My new doctor is very interested in diet and in debating which is superior. I tried to point him to your book, and Taubes’ Good Calories Bad Calories, but he resistant as he feels the authors have an agenda.

    In your opinion what would be the correct place to point my new doctor to in order to help him see the facts about low-carb living? One thing he didn’t appreciate was that Taubes is not an M.D.

    Any advice would be greatly appreciated. I think that if more of us spoke about these things with our doctors and moved to doctors that are more open to the Low-Carb lifestyle we may be able to help shift public perception about diet.

    • I like yourhealthbase.com

      This site has been run by two Canadian biochemists who have been reviewing health literature for the past 19 years. They understand the science and have open minds. I read their free monthly magazine cover to cover.

  7. just curious as to your stand on soy based products? going low carb you’re bound to run into many items filled with soy. it seems to me that soy is not the answer that people want it to be. i say that as a post hyster. woman who is on estrogen replacement (10+years). i, at one time, used a lot of soy in hopes to combat the hot flashes and other symptoms from surgery but found no relief outside of estrogen replacement. once i was on that regimen for a while i noticed whenever i ate soy i had hot flashes and other menopausal symptoms. i now stay away from any soy products. recently i ran into an article that spoke of the medical consequences of soy as detrimental to a person’s health. i am just wondering if you had any thoughts about it. Oh and ketosis, i know it can/does cause halitosis but can it go further and create an unhealthy mouth, that is, cause increase in caries or gum disease?

    i hope you made it to sunny weather. here it’s cold and snowy.
    shasta

    • The bad breath from ketosis does not come from an unhealthy condition in the mouth, but rather is simply the smell of ketones being eliminated in your breath. It’s carbs and acids that hurt your teeth.

        • The fruity breath is only temporary and is caused by your body not being used to burn so many ketone bodies and having to ditch excess unburned ketones in your breath and urine.

    • Shasta, I have gone low carb, and I don’t touch anything with soy, I eat vegetables , fruit, grass fed meat, bacon , lot’s of eggs, fish etc can’t stand soy, my body dosen’t accept it. I eat wallnuts, almonds and pecan as my snack. I am always satisfied this way. My two cents worth anyway.

    • I have been low carbing for 7 years, every time I have my teeth cleaned the hygienist comments on how healthy my mouth and gums are. It is the carby stuff that sticks to your teeth and feeds the bacteria that makes an unhealthy mouth.

      • I don’t like soy any more, it causes rashes and GI problems. But I do like soy isoflavones; however, all these products are not equal. I’ve had a dodgy prostate since I was 21 which disturbs my sleep. Testosterone elevation makes it worse, cranberry, hibiscus, mannose, which help clear bacteria from the UT, make it better (there is a vicious cycle between prostate swelling, bacteria, and more prostate inflammation). Isoflavones are supposed to reduce swelling of the prostate. I have tried 2 different soy or red clover extracts without noticable improvement. But a third product with 25mg isoflavones per cap was immediately effective. Ergo, there is a great deal of variation between isoflavone extracts. The effective product was OriKiwi Red Grape Seed (7,500mg Red Grape Seed, 25mg soy Isoflavones, 8mg vitamin E per capsule). The other contents don’t have significant effects seperately. However, the activity and bioavailability of isoflavones depends on probiotic metabolism. It may also depend on how thoroughly any soy allergens are excluded from the product.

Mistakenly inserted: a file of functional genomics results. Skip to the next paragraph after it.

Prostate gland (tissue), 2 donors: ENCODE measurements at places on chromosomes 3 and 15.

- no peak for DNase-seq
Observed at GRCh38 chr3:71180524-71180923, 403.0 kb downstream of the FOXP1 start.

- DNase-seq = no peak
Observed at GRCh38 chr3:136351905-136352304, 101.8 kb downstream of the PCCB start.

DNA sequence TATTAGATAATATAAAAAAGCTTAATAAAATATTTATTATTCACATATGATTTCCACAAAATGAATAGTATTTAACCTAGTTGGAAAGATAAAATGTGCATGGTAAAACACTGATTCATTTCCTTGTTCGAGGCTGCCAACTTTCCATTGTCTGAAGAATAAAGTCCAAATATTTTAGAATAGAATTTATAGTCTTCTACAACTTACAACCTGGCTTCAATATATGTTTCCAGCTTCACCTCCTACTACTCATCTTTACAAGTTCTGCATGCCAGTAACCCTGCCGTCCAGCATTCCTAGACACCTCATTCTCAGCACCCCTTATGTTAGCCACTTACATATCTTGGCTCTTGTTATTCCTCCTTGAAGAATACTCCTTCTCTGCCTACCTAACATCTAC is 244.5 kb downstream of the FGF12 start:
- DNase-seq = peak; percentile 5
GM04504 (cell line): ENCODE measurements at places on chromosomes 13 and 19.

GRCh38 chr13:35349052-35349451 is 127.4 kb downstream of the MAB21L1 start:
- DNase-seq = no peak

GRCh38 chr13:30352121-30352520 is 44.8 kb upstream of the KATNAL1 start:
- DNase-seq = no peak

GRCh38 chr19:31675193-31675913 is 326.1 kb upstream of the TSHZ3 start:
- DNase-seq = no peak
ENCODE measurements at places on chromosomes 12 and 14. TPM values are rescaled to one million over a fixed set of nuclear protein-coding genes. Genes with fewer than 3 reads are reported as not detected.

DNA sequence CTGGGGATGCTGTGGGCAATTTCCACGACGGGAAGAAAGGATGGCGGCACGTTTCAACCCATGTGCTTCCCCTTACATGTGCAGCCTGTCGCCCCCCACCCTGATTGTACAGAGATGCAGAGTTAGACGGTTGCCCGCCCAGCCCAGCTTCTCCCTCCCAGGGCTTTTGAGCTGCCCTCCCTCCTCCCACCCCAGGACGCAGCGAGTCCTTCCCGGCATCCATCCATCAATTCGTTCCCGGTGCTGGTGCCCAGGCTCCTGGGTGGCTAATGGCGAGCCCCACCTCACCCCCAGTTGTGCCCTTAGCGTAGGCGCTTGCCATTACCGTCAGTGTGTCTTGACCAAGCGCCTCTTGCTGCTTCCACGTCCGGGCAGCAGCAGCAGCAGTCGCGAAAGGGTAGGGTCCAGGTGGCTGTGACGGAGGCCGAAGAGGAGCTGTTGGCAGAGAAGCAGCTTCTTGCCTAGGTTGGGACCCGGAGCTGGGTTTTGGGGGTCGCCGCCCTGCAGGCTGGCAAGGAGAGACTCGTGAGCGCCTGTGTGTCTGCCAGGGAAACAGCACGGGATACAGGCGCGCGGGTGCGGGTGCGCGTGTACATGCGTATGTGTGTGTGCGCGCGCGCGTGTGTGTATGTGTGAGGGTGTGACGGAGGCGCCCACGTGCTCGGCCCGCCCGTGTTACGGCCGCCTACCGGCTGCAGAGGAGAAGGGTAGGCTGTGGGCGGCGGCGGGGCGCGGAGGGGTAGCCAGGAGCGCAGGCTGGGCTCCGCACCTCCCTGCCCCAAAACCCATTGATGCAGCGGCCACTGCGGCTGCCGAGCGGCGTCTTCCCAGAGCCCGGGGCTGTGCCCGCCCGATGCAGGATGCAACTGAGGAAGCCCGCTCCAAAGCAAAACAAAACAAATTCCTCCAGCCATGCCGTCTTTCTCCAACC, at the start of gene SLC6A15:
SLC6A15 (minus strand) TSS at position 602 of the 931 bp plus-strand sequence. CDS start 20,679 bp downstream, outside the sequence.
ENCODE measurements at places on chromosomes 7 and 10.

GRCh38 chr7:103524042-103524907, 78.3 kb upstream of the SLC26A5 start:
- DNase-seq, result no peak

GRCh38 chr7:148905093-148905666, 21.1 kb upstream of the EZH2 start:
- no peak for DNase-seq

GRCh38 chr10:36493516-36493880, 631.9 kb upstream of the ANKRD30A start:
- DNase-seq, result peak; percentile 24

It is likely that soy isoflavones interfere with estrogen supplements for the same reason that they can help with hot flushes in the absense of estrogen. They replace low levels of estrogen with an agonist effect but antagonise high levels. Isoflavones and other salvesterols only act on the estrogen type 2 receptor, whereas estrogens and estrogenic pollutants act on both types 1 and 2.
        (see “salvesterol hypothesis” for detailed anticancer mechanism of phytoestrogens).

  8. I read somewhere that if someone comes to a position via their emotions, no amount of logic and facts will dissuade them. Such people must be moved emotionally ,which can happen but they then become a fanatic for something else.

  9. In fact, a number of studies performed over the past few years have shown that infusing HDL into subjects with coronary plaque brings about a reversal of the plaque

    Dr Eades can you cite some studies showing this? I would love to show it to a Doc

    Thanks. Excellent post. To bad so many do view things in an objective manner.